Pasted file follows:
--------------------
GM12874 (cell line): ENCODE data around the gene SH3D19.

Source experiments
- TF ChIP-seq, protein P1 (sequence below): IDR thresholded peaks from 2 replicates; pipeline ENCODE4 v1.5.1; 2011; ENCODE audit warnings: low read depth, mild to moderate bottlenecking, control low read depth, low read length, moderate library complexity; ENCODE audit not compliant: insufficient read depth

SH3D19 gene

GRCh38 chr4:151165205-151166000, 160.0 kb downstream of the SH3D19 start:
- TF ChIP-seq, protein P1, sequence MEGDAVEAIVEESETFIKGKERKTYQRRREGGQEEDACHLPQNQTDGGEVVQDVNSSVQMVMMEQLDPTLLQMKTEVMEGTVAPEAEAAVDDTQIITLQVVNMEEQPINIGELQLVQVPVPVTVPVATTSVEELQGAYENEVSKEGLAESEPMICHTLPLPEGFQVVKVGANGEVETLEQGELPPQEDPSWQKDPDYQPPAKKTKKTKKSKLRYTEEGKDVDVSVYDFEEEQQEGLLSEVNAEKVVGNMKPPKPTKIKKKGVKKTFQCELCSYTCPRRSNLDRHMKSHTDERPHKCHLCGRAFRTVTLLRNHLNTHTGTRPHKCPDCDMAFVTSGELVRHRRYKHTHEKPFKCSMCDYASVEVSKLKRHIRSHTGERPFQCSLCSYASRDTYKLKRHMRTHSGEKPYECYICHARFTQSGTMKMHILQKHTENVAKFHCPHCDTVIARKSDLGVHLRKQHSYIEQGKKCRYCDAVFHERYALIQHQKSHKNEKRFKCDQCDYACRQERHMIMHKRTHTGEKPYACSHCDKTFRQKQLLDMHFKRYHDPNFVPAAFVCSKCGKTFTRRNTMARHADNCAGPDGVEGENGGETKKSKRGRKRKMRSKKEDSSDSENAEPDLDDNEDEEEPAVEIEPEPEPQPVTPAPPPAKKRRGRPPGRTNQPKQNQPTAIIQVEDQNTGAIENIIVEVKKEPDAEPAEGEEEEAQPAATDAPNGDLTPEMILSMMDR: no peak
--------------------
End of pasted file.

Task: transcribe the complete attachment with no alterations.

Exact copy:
GM12874 (cell line): ENCODE data around the gene SH3D19.

Source experiments
- TF ChIP-seq, protein P1 (sequence below): IDR thresholded peaks from 2 replicates; pipeline ENCODE4 v1.5.1; 2011; ENCODE audit warnings: low read depth, mild to moderate bottlenecking, control low read depth, low read length, moderate library complexity; ENCODE audit not compliant: insufficient read depth

SH3D19 gene

GRCh38 chr4:151165205-151166000, 160.0 kb downstream of the SH3D19 start:
- TF ChIP-seq, protein P1, sequence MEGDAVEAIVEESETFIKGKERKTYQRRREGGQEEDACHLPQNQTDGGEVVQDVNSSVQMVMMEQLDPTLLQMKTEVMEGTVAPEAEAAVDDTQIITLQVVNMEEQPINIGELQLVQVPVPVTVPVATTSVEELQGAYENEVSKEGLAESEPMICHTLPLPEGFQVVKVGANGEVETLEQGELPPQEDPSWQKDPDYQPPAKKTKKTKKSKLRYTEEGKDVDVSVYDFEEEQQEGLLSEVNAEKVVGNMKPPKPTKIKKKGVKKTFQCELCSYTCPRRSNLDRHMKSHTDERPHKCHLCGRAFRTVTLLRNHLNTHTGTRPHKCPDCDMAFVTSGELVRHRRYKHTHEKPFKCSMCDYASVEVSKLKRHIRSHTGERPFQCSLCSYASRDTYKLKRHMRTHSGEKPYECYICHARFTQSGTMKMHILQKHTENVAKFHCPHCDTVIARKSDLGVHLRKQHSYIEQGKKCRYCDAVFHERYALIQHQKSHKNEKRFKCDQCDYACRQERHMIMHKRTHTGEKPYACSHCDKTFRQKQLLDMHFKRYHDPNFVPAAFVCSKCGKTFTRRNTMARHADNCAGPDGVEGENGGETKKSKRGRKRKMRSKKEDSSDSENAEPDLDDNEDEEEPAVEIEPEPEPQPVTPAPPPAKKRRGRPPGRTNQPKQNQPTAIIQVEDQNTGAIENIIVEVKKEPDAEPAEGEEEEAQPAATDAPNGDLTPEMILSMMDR: no peak